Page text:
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Business development / Leadership / Resources / Workplace culture

5 things that will make you a better manager in challenging times

In 2022, those in leadership roles continue to face challenges both internal and international. This advice can make it easier for you and your team.

Leading a team in when the world is full of uncertainty isn't easy. (Photo Andrea Piacquadioby from Pexels)

Whether you are a startup founder, the CEO of a mid-size company or a project manager for a large corporation, running the show is a challenge — because managing any team is a challenge.

Managing in 2022 has its own set of challenges, with “uncertainty” being the word of the decade so far: The pandemic brings uncertainty, global stability is uncertain, even American democracy isn’t a given. You have to keep an eye on your bottom line, but you can’t lose sight of the fact that your team is going through some things, just by virtue of the time we live in.

So how can you be a better boss amidst it all?

You can start by listening, being flexible and understanding that work-from-home days are no longer just a nice side perk.

That’s the short answer. dug into our archives to round up some of the best advice for managers and bosses over the years, from some of the most impactful leaders we know. Here’s what some of them said:

1. Give leeway when the news gets especially grim

Some things are too grim to ignore — the George Floyd murder, the Jan. 6 insurrection, the attack on Ukraine.

Shanna Hocking, founder of the Philadelphia leadership consultancy Hocking Leadership, advises managers to allow their employees some leeway on bad days.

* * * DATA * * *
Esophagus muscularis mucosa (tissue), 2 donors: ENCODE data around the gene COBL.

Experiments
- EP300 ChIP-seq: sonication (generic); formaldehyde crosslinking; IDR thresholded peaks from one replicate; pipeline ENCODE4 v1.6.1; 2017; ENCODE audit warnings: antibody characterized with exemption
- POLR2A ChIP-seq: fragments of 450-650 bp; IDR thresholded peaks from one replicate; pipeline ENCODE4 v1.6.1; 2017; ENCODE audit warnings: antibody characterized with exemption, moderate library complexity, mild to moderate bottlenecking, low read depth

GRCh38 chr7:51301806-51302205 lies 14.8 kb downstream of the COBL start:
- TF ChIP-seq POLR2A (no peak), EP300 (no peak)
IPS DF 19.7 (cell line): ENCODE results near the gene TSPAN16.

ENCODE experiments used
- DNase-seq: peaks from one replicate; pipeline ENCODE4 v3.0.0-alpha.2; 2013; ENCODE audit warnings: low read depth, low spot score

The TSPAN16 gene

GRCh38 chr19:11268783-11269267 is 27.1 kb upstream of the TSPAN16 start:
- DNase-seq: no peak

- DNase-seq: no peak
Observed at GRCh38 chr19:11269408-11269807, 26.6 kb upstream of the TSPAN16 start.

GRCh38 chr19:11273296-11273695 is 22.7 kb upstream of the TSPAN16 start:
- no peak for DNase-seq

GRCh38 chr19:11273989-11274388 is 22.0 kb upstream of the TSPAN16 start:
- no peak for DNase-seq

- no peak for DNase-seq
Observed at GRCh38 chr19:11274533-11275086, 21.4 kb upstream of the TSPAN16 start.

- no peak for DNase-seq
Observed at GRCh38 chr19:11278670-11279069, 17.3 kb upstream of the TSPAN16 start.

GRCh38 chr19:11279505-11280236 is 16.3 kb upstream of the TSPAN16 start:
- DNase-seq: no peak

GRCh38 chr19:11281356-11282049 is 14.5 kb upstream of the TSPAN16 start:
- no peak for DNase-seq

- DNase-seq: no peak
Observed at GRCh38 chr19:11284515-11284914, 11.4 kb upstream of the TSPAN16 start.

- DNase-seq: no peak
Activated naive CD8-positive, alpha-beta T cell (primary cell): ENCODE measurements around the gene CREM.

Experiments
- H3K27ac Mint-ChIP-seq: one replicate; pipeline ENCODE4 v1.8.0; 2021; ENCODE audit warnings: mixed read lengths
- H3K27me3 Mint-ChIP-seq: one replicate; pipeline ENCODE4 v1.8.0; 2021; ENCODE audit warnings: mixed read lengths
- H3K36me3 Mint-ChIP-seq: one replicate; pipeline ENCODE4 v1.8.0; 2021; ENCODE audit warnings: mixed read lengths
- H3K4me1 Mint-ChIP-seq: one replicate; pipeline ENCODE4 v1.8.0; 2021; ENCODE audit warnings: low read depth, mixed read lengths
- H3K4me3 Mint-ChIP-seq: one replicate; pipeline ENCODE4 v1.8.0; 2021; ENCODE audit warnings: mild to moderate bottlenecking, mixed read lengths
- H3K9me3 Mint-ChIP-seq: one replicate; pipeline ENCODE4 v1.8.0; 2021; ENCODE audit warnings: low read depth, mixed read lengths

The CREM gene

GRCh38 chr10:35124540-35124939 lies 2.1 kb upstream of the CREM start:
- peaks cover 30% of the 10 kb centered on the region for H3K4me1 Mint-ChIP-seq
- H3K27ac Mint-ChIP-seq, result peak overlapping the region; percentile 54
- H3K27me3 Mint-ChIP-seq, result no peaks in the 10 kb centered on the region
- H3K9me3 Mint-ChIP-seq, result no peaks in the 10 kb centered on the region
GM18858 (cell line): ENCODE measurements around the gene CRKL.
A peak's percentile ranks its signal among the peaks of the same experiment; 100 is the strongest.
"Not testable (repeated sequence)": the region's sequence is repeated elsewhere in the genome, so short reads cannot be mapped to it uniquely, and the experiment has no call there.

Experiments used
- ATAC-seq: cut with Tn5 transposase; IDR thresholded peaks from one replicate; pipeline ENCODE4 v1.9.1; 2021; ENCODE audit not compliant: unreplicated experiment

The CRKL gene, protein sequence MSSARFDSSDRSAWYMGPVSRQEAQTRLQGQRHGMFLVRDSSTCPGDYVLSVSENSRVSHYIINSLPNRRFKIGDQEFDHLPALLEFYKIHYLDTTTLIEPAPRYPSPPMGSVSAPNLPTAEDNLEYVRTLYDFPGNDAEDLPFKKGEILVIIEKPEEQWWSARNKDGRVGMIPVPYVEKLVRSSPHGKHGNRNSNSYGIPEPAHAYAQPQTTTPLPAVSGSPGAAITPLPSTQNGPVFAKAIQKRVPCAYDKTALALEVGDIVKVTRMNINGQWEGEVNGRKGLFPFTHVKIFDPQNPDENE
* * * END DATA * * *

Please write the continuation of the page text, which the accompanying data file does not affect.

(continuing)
“Leaders should understand that team members may not be fully focused on work right now and extend grace,” she said last year after the insurrection. “If we’ve learned anything from the pandemic, it’s that there is little separation between personal and professional — who we are in our lives is who we are at work, too.”

2. Don’t pretend everything is “normal”

Joey Price, CEO of Baltimore’s Jumpstart:HR, contributed a 2021 guest post offering a look at pandemic-era considerations, from PTO to planning for a slowdown. Though the US is largely moving away from COVID-19 restrictions, the uncertainty remains relevant.

“It’s OK to know that there are things that you don’t know,” he said. “It’s even OK if you feel scared, nervous, uneasy or unsure about the future of the organization. What’s not OK, however, is to pretend that we are not in uncertain times that require solid answers to the questions that are on all of your worker’s minds.”

3. Pay attention to other issues that may be making employees dissatisfied

David Mendlewicz, cofounder of, a Brooklyn-based software product that helps managers understand issues within their teams, told us back in 2017 that one thing his team has learned from developing the tool is that managers need to notice (sometimes literal) pain patterns.

In one example, “people were complaining they had back pain,” he said. “The thing the tool came up with was the importance of being healthy at work and [its] impact on profitability.”

4. Find your balance

Brett Harned, the Philly-area project manager consultant and founder of the Digital PM Summit, offered some advice in 2014 that’s still fresh:

“A good project manager can find the balance between being in the weeds of the project and interacting with a team and clients while contributing to the success of a project, or even a single deliverable,” he said. “The bottom line is that we’re people-people — we care about the well-being of our teams just as much, if not more, than the bottom line.”

5. Don’t assume you’re right

Sometimes — maybe even most of the time — you’ve got to be humble.

Elad Nafshi, Comcast’s new EVP and chief network officer, offered some seasoned advice this month.

“Always seek feedback as a manager,” he said. “Never assume that you’re right, because most of the time you’re not.” Being humble, open to feedback and honest with your team is the only way to grow better as a person and a manager.

Do you have some good advice for current and future leaders? Drop us a line at or join us on our public Slack:

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